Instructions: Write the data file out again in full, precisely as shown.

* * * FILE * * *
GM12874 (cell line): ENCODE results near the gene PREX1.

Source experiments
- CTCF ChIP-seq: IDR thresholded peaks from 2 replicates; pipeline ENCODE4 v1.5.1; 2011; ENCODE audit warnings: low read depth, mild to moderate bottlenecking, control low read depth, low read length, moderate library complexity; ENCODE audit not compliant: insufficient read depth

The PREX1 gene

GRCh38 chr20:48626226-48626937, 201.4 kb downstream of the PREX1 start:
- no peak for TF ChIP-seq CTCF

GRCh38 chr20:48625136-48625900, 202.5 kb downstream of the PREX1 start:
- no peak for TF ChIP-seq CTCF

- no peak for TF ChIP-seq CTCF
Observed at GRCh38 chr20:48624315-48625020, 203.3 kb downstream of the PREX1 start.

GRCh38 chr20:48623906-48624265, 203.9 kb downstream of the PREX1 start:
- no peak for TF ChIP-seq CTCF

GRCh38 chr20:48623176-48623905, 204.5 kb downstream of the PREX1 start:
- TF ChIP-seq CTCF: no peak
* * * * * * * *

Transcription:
GM12874 (cell line): ENCODE results near the gene PREX1.

Source experiments
- CTCF ChIP-seq: IDR thresholded peaks from 2 replicates; pipeline ENCODE4 v1.5.1; 2011; ENCODE audit warnings: low read depth, mild to moderate bottlenecking, control low read depth, low read length, moderate library complexity; ENCODE audit not compliant: insufficient read depth

The PREX1 gene

GRCh38 chr20:48626226-48626937, 201.4 kb downstream of the PREX1 start:
- no peak for TF ChIP-seq CTCF

GRCh38 chr20:48625136-48625900, 202.5 kb downstream of the PREX1 start:
- no peak for TF ChIP-seq CTCF

- no peak for TF ChIP-seq CTCF
Observed at GRCh38 chr20:48624315-48625020, 203.3 kb downstream of the PREX1 start.

GRCh38 chr20:48623906-48624265, 203.9 kb downstream of the PREX1 start:
- no peak for TF ChIP-seq CTCF

GRCh38 chr20:48623176-48623905, 204.5 kb downstream of the PREX1 start:
- TF ChIP-seq CTCF: no peak